At Casa Perfect, the former Los Angeles home of Elvis Presley roars back to life as a dazzling showplace for contemporary furnishings
In the high-stakes game of Los Angeles real estate, a good celebrity pedigree is always a bonus. Of course, not all celebrities are created equal. A home that was once owned by Cary Grant or Elizabeth Taylor, for instance, would probably hold broader appeal than one formerly inhabited by, say, Zsa Zsa Gabor. On that score, David Alhadeff definitely struck gold when he discovered the new location for Casa Perfect, the L.A. outpost of his furniture mecca, the Future Perfect.
Designed in 1958 by architect Rex Lotery and renovated in the mid-1960s, the house is an idiosyncratic mash-up of classic California modernism and Hollywood Regency. For six years, beginning in 1967, it belonged to Elvis Presley. Those were good years for the King, encompassing his marriage to Priscilla Presley and the birth of their daughter, Lisa Marie.
“Celebrity is such a vital part of the cultural commerce of this city,” Alhadeff observes. “I was excited to leverage the Elvis connection as part of our story.”
Although the Future Perfect was founded in 2003, the Casa Perfect experiment began barely over a year ago, when Alhadeff thwarted conventional retail wisdom by opening a showroom within a mid-century house in the hills above West Hollywood. “The feedback was overwhelmingly positive. It gave us the confidence to scale up the size and ambition of the project,” he recalls. “Our goal is still the same—to present gallery-like vignettes in a residential setting so that our clients can have a more intimate, personal experience with the work on display.”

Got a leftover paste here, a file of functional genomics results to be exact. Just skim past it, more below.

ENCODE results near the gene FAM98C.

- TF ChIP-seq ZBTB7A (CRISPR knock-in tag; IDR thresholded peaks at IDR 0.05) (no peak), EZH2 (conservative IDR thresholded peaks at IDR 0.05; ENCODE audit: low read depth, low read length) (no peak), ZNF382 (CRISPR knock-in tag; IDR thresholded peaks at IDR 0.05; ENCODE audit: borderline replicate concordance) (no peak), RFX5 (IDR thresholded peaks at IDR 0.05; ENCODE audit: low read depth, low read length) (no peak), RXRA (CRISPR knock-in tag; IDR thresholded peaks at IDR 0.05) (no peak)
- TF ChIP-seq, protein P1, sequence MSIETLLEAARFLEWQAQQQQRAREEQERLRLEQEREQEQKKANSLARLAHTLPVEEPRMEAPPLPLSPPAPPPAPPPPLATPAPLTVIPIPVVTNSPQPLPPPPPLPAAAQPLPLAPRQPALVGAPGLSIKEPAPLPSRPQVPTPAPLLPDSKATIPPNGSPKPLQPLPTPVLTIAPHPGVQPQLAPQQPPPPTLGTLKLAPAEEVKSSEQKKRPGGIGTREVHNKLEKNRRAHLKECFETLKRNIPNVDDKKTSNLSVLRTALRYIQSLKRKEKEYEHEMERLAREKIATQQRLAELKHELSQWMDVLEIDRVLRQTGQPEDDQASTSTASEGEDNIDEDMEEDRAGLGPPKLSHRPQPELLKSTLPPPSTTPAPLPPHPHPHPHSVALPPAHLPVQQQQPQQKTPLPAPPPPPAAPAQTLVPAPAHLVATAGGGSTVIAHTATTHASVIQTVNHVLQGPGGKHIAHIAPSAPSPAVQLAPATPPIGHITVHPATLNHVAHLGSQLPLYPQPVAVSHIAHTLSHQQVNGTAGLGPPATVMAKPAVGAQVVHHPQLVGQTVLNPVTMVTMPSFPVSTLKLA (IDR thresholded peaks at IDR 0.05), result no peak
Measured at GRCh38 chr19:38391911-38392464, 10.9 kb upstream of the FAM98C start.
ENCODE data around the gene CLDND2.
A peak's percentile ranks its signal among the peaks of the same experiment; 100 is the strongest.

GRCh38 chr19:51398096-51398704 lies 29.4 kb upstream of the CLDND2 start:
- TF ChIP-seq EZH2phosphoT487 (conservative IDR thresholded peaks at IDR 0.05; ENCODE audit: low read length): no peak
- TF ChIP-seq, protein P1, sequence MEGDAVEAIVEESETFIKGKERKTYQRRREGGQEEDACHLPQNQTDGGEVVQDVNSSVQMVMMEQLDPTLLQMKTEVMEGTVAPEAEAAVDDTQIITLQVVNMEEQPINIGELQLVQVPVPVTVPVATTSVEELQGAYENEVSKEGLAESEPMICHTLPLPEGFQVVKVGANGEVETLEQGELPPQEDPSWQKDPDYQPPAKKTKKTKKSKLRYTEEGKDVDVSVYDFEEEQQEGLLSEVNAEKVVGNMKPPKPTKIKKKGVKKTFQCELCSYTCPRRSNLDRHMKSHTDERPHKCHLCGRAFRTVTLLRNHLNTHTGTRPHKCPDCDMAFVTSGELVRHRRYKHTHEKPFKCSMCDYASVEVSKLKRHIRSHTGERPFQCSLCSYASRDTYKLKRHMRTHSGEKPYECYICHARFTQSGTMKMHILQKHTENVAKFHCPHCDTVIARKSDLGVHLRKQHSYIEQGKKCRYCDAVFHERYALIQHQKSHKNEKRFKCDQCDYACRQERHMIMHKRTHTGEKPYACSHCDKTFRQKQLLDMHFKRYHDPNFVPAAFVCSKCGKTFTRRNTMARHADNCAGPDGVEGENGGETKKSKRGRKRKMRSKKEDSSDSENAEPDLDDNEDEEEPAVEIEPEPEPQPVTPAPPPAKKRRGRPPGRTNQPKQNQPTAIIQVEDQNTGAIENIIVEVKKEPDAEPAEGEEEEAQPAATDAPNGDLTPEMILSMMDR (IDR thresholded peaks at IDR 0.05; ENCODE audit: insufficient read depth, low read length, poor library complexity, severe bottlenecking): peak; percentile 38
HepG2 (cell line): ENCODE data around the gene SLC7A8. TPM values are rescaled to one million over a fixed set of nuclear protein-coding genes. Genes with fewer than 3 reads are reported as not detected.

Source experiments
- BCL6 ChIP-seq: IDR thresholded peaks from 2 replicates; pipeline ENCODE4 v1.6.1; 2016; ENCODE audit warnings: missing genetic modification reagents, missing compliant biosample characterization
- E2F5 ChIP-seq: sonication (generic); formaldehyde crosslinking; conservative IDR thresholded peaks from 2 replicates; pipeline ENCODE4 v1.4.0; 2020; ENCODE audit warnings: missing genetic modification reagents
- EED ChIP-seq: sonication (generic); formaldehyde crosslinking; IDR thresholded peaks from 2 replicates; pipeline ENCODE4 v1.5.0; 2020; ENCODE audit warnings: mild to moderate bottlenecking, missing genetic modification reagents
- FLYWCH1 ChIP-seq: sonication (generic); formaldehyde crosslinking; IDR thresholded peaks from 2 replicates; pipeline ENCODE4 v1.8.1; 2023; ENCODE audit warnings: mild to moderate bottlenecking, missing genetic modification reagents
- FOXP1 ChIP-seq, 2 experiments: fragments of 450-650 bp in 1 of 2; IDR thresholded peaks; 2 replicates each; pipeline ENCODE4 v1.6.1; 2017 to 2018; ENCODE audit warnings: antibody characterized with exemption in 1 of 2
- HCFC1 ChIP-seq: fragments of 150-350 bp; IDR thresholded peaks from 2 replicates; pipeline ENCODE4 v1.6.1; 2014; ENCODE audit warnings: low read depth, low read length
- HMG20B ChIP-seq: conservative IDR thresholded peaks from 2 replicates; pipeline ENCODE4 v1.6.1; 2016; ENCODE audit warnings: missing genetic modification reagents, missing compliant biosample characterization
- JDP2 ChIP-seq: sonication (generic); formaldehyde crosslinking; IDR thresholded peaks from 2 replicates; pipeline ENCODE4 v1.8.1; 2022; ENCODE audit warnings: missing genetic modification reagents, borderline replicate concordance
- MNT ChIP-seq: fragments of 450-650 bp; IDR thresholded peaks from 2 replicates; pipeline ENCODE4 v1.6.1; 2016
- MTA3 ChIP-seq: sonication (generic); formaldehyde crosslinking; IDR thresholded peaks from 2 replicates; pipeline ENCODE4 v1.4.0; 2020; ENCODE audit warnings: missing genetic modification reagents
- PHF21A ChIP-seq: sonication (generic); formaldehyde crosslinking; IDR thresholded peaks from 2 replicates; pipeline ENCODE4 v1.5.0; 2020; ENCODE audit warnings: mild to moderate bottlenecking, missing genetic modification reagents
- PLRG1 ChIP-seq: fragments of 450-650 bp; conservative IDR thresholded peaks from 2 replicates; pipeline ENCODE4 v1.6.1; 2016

Located in the tony Trousdale Estates enclave of Beverly Hills, the new Casa Perfect maintains the existing floor plan and many of the original details from the Presley era. The rooms feature a mix of designs from the Future Perfect’s stellar roster—including Dimore Studio, Piet Hein Eek, Lindsey Adelman, and Ilse Crawford—all organized to tell an evolving narrative of what Alhadeff views as important, collectible contemporary design. “This isn’t a show house, and we’re not trying to conjure an actual residential interior,” he explains. “I just think that shopping has become a chore, and Casa Perfect is our way of reawakening the excitement of discovering the new.” thefutureperfect.com
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